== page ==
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Peru Tourism

Peru is a fascinating country that can take a lifetime to explore.  Every year, thousands of tourists come to visit and many fall in love with the variety of discoveries waiting to be made. 

Cusco, Peru’s most common tourist destination (receiving nearly 1 million visitors yearly) is called by some the “archeological capitol of the Americas”. It’s the first step in any trip to Machu Picchu, the famed ‘Lost City of the Incas’.  Travelers to Cusco often visit nearby Ollantaytambo, an ancient town which was a fortress for Inca resistance leaders during the Spanish occupation. The Sacred Valley and the Inca Trail are other intriguing bits of Incan culture to discover in the area.  Cusco and Machu Picchu have both been declared World Heritage Sites by UNESCO.

Nazca is popular destination for tourists interested in the unusual or mystical.  The Nazca Lines, as they are called, are giant lines drawn in the sand of the nearby desert and are also a World Heritage Site. No one knows the exact purpose of the lines, but it’s assumed that there is some religious significance.  The lines are best seen from the air, and there is a small airport nearby where six-seat planes take passengers on a large loop around some of the best preserved of the figures. A museum dedicated to Maria Reiche, an archeologist who spent much of her life dedicated to the study and preservation of the lines, is another popular attraction in Nazca.  A trip to Nazca wouldn’t be complete without a stop at the Chauchilla Cemetery to see the tombs and remains of the ancient tribes.

Thousands of travelers each year make their way to Iquitos, despite the fact that it cannot be reached by road. Iquitos is a perfect stepping stone for those interested in tours of the Amazon rainforest and the Pacaya-Samiria National Reserve. Bird watching in the Amazon basin is unparalleled, and there are many jungle lodges near Iquitos for tourists to stay in as they explore.  Boat tours of nearby Belén and trips to its open air market are also popular with visitors.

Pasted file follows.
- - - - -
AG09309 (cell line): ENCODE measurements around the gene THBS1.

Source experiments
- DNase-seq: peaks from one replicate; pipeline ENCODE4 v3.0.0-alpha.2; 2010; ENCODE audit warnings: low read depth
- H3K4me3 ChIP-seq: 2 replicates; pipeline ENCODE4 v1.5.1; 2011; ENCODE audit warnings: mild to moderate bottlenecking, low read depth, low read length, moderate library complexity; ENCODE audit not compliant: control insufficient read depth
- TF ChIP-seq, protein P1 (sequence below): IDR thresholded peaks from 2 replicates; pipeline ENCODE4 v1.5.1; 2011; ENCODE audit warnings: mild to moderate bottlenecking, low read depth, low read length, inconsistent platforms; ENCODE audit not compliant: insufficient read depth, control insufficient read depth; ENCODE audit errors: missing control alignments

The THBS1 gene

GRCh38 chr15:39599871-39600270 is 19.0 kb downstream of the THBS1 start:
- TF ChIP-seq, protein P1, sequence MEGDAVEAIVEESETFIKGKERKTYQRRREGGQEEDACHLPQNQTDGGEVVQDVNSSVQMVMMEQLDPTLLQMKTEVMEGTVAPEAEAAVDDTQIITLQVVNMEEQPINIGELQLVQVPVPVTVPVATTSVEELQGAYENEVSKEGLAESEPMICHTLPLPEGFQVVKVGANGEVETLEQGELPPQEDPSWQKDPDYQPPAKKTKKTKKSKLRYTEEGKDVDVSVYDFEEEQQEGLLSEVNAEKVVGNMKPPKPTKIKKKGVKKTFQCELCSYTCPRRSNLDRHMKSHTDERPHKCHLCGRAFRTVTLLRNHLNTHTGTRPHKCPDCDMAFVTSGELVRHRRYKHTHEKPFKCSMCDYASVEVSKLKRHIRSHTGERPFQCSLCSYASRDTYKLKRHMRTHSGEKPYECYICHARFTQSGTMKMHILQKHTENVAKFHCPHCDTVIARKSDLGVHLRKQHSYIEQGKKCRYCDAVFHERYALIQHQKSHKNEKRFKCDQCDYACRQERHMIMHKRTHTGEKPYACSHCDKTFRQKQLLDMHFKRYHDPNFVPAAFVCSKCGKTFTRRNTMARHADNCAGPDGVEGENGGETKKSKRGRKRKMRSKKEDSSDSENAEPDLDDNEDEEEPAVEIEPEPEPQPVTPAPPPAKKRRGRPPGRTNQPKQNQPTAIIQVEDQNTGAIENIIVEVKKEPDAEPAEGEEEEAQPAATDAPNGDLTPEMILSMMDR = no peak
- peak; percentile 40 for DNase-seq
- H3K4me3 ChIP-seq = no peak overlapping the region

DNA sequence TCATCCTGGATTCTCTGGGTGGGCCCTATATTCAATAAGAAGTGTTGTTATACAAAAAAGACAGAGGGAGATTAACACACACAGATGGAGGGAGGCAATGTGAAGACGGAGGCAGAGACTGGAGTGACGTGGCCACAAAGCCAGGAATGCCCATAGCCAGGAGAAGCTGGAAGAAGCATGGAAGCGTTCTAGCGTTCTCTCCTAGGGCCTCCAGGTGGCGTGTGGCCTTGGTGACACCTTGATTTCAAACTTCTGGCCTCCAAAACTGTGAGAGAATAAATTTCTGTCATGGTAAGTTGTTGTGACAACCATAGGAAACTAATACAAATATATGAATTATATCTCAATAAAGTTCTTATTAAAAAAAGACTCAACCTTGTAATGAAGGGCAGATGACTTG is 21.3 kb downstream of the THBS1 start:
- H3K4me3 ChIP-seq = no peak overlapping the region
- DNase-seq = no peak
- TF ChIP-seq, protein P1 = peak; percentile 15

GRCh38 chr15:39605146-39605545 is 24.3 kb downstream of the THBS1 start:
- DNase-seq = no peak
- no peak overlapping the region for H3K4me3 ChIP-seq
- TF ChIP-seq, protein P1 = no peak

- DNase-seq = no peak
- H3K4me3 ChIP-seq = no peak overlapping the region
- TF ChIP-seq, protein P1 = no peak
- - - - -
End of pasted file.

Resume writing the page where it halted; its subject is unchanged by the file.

On the opposite end of Peru, next to Bolivia, we find Puno and Lake Titicaca. Located in the Andean highlands, Titicaca is the world’s highest navigable lake. One of the most interesting sights to be found is the Uros people who make their homes in the lake on floating ‘islands’, handmade from reeds. Isla Taquile is a popular daytrip from Puno for exploring and buying textiles and nearby Cutimbo and Sillustani are known for their pre-Incan ruins and tombs.

Paracas is a popular nature reserve in the region of Ica on the coast of Peru. Visitors to Paracas have the opportunity to observe different ecosystems, archeological remains of the Paracas tribe, and a great variety of marine life. Organized boat tours from Paracas will take visitors out to Isla Ballestas, home to more than 150 different species of marine birds including cormorants and penguins.  The waters near the island team with sea-lions and even the occasional dolphin or whale is spotted.  For those more interested in ancient cultures, there is always a visit to the Julio C. Tello Museum to learn of the Paracas tribe.

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